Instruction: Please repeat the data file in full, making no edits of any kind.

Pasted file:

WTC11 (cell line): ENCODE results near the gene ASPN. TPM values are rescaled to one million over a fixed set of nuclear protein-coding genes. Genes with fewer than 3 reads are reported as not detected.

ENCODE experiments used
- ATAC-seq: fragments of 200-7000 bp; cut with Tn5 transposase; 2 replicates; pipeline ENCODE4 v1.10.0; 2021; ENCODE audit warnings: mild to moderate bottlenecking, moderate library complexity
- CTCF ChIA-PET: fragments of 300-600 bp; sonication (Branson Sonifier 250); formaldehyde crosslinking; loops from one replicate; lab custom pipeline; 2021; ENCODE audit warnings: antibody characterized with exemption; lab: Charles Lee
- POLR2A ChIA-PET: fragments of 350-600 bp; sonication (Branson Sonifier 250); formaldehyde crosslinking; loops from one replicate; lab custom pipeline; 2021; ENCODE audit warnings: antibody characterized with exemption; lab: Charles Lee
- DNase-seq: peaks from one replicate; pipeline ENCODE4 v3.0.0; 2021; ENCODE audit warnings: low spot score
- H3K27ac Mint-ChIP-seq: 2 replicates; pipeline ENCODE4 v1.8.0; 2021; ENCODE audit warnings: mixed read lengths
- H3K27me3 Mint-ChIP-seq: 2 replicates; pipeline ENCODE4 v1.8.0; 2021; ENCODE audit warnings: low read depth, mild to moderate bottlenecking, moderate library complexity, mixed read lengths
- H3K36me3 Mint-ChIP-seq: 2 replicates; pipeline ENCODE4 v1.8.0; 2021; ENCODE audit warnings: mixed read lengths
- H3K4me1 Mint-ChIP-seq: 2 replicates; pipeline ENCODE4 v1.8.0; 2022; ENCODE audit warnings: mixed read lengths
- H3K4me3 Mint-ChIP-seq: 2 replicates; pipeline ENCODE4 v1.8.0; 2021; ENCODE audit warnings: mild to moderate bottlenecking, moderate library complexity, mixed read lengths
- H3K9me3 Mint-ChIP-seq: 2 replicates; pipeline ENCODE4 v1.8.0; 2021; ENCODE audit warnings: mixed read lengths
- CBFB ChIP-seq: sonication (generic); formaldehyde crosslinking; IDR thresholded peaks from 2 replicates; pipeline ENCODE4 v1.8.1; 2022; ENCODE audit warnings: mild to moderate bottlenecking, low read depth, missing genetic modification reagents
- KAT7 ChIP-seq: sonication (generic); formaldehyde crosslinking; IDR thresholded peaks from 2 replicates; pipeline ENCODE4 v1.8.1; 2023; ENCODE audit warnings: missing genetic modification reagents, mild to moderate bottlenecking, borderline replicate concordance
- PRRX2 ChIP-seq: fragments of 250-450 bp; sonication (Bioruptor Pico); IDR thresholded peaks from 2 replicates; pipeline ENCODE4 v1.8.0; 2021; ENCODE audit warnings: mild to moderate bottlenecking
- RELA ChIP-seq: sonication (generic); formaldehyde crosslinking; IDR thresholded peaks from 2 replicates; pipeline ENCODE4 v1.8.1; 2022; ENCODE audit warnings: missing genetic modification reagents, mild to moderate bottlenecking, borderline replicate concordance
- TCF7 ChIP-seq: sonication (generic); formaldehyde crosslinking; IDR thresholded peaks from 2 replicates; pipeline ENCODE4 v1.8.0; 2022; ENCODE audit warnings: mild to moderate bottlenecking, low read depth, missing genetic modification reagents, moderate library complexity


WTC11 (cell line): ENCODE results near the gene ASPN. TPM values are rescaled to one million over a fixed set of nuclear protein-coding genes. Genes with fewer than 3 reads are reported as not detected.

ENCODE experiments used
- ATAC-seq: fragments of 200-7000 bp; cut with Tn5 transposase; 2 replicates; pipeline ENCODE4 v1.10.0; 2021; ENCODE audit warnings: mild to moderate bottlenecking, moderate library complexity
- CTCF ChIA-PET: fragments of 300-600 bp; sonication (Branson Sonifier 250); formaldehyde crosslinking; loops from one replicate; lab custom pipeline; 2021; ENCODE audit warnings: antibody characterized with exemption; lab: Charles Lee
- POLR2A ChIA-PET: fragments of 350-600 bp; sonication (Branson Sonifier 250); formaldehyde crosslinking; loops from one replicate; lab custom pipeline; 2021; ENCODE audit warnings: antibody characterized with exemption; lab: Charles Lee
- DNase-seq: peaks from one replicate; pipeline ENCODE4 v3.0.0; 2021; ENCODE audit warnings: low spot score
- H3K27ac Mint-ChIP-seq: 2 replicates; pipeline ENCODE4 v1.8.0; 2021; ENCODE audit warnings: mixed read lengths
- H3K27me3 Mint-ChIP-seq: 2 replicates; pipeline ENCODE4 v1.8.0; 2021; ENCODE audit warnings: low read depth, mild to moderate bottlenecking, moderate library complexity, mixed read lengths
- H3K36me3 Mint-ChIP-seq: 2 replicates; pipeline ENCODE4 v1.8.0; 2021; ENCODE audit warnings: mixed read lengths
- H3K4me1 Mint-ChIP-seq: 2 replicates; pipeline ENCODE4 v1.8.0; 2022; ENCODE audit warnings: mixed read lengths
- H3K4me3 Mint-ChIP-seq: 2 replicates; pipeline ENCODE4 v1.8.0; 2021; ENCODE audit warnings: mild to moderate bottlenecking, moderate library complexity, mixed read lengths
- H3K9me3 Mint-ChIP-seq: 2 replicates; pipeline ENCODE4 v1.8.0; 2021; ENCODE audit warnings: mixed read lengths
- CBFB ChIP-seq: sonication (generic); formaldehyde crosslinking; IDR thresholded peaks from 2 replicates; pipeline ENCODE4 v1.8.1; 2022; ENCODE audit warnings: mild to moderate bottlenecking, low read depth, missing genetic modification reagents
- KAT7 ChIP-seq: sonication (generic); formaldehyde crosslinking; IDR thresholded peaks from 2 replicates; pipeline ENCODE4 v1.8.1; 2023; ENCODE audit warnings: missing genetic modification reagents, mild to moderate bottlenecking, borderline replicate concordance
- PRRX2 ChIP-seq: fragments of 250-450 bp; sonication (Bioruptor Pico); IDR thresholded peaks from 2 replicates; pipeline ENCODE4 v1.8.0; 2021; ENCODE audit warnings: mild to moderate bottlenecking
- RELA ChIP-seq: sonication (generic); formaldehyde crosslinking; IDR thresholded peaks from 2 replicates; pipeline ENCODE4 v1.8.1; 2022; ENCODE audit warnings: missing genetic modification reagents, mild to moderate bottlenecking, borderline replicate concordance
- TCF7 ChIP-seq: sonication (generic); formaldehyde crosslinking; IDR thresholded peaks from 2 replicates; pipeline ENCODE4 v1.8.0; 2022; ENCODE audit warnings: mild to moderate bottlenecking, low read depth, missing genetic modification reagents, moderate library complexity